It’s an all-new storyline written and illustrated by an all-new creative team so hop aboard, eager reader! If you’ve been waiting for the right opportunity to try out a New 52 Batman comic, this is your chance (and don’t forget about next week’s Batman Eternal #1 while you’re at it).
In my review of Batman ’66, Vol. 1 that went up earlier today, I spoke briefly about how similar the dozens of Batman titles can often be and how the lighthearted tone and vibrant color of that TV-inspired comic was like a breath of fresh air in times when I was going through reviewer’s fatigue. Despite there being so many Bat-books to choose from, nearly all are dark, overloaded with inner monologue, and– the biggest problem– more interested in delivering explosive action than engaging character development or portraying The Dark Knight to be “The Worlds Greatest Detective” that we all hear about time and time again. The world of Batman makes for a great action comic, that’s just a fact– ask Batman, he’s a scientist– but the thing that’s made him endure for 75 years is that he is more than just an action hero and the book with “Detective” in the title, more than any other, needs to utilize Bruce’s brain as well as his brawn. I think Manapul and Buccellato intend to that. At least that’s the vibe I’m getting.
Detective Comics #30 “Icarus: Part One” is by Francis Manapul & Brian Buccellato, the same team that brought you the first couple years’ worth of New 52 Flash comics and I’m pretty optimistic about what they’re crafting here. Not just because it looks nothing like this…
…but because their ambition to make Detective Comics the stand-out Bat-title it should be is evident on every page. Its color palette is bright not dark, its villains are esoteric (The Squid? I had to find my Batman Encyclopedia because a Google search didn’t bring up enough info) not A-list Rogues Gallery, and there isn’t a single box of inner monologue to be found. One of the greatest rules of storytelling is “Show, Don’t Tell” and yet it’s broken time and time again in a medium famous for its pictures. Of course, the inner monologue, when done right is amazing (The Dark Knight Returns) and often times it’s a necessity since Batman doesn’t say much (A big reason why Robin was invented in the first place was so Batman would have someone to talk to, nobody had thought to use a thought-box in a comic at that time), but more often than not it is used as an exposition-reinforced crutch. Detective Comics #30 is a prime example of script and art being in lock-step together and it’s easy to see why there was so much buzz surrounding Manapul’s art and Buccelato’s colors (the team writes and illustrates together). There’s truly a terrific sense of motion from one panel to the next and you get the sensation that this richly detailed world is alive and these characters are moving freely in it.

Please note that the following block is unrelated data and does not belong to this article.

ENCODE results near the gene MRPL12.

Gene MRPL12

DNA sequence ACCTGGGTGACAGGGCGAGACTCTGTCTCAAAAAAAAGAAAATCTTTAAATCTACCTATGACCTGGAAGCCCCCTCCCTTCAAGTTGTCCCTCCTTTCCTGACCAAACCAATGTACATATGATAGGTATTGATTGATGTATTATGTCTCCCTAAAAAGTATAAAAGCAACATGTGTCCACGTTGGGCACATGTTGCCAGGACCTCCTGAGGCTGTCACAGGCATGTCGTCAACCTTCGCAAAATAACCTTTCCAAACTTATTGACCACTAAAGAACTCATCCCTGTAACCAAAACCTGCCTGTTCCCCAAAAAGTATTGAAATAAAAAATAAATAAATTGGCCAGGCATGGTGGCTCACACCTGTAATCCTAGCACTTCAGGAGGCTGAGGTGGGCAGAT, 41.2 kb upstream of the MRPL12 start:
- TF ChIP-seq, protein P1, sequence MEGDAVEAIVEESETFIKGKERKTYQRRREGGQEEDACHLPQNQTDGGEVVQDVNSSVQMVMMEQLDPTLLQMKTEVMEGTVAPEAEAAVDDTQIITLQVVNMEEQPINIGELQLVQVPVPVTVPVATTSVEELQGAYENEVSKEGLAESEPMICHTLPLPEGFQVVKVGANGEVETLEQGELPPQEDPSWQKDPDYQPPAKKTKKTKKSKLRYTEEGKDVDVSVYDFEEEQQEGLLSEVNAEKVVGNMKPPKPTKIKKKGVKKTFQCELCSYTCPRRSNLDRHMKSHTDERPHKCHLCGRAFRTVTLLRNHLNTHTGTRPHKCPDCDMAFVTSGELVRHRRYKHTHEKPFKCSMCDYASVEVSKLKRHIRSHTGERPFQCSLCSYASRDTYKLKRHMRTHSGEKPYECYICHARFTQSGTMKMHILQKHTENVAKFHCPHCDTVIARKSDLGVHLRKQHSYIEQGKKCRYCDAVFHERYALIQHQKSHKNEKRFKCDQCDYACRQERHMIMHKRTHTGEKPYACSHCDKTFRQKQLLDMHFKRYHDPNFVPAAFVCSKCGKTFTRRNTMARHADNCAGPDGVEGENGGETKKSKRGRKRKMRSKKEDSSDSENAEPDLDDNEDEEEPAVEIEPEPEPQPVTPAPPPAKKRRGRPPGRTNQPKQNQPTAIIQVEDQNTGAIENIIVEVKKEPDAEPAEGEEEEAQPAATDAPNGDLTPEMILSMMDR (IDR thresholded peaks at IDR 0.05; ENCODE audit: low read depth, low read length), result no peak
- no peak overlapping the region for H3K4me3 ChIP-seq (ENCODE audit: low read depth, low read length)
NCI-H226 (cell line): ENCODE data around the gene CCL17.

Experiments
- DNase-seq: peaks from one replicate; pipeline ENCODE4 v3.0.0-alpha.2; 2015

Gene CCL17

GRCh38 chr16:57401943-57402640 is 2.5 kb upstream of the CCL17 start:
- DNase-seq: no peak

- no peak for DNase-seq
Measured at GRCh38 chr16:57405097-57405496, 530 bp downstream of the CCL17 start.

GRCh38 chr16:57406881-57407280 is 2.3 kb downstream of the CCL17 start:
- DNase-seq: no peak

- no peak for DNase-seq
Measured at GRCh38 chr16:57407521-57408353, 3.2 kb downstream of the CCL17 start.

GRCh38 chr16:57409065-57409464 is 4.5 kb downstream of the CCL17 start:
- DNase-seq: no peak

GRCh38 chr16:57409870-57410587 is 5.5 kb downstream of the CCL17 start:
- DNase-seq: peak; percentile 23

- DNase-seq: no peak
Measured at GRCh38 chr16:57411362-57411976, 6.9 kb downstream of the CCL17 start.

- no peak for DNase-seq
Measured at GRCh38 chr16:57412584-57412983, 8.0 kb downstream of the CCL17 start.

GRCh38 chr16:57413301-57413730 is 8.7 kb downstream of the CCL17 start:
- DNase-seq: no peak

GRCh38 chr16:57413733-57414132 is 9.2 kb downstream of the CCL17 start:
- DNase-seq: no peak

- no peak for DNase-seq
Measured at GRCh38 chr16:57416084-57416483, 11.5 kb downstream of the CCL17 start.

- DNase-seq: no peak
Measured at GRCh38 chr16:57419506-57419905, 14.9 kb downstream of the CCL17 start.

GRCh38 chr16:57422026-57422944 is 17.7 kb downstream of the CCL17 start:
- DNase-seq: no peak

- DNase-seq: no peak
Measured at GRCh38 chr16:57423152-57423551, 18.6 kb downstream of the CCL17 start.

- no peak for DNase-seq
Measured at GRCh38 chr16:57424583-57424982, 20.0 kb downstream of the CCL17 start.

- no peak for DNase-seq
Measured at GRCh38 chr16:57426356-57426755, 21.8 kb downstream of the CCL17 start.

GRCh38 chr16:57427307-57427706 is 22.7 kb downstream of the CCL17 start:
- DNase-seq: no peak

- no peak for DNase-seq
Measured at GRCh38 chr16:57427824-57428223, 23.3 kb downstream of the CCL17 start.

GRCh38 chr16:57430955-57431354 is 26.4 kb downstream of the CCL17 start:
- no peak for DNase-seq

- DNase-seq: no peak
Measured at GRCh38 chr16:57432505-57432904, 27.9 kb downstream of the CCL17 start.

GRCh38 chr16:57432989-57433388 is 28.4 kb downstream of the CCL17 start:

Clearly, from that image there’s still plenty of action to be found in this comic. In fact, with all my ranting and raving about how much we need a good detective story in Detective Comics, there’s not any real Detective work to be found in issue #30. Heck, I’m even wary about the storyline involving a “new drug on Gotham’s streets” and I wasn’t a fan of this same creative team’s Zero Year tie-in, which is directly related to the events of this very chapter. So why do I like this debut so much?! Well, I’m always easier on new creative teams, but the #1 reason is the artwork. It’s an absolutely beautiful book. Batman fans are incredibly lucky to have books coming out right now from the likes of Manapul, Capullo, Gleason, and others. The 2nd reason is that the promise of mystery is absolutely there. Chapter one of “Icarus” is all about showing us the crime that Batman will be investigating in issues to come. The 3rd is that it offers us a side of Batman we rarely see, the side that speaks Chinese– I’m kidding, it’s Bruce Wayne, but the moment where he broke-out in fluent Chinese was cool, Batman should be versed in all languages and I was happy to see that touched upon. Bruce plays heavily in this story and he actually feels like a character with real depth. We see him still suffering after the loss of his son. We see him still fighting to save his city through more philanthropic means. We see in his scenes a person worth caring about, not a dull “we’re just going through the motions because of the plot, we promise to put him back in the cape in just a second” moment. Much like John Layman’s run, the new creative team seems keen on referencing events from other Bat-titles, but it appears that they’re doing so in a more meaningful way (be on the lookout for a Zero Year reference). Then there’s also the fact that I liked the zero inner-monologue approach and that they chose a villain who is out of the ordinary– I could go a year without seeing Man-Bat, Hatter, Clayface, or Penguin again.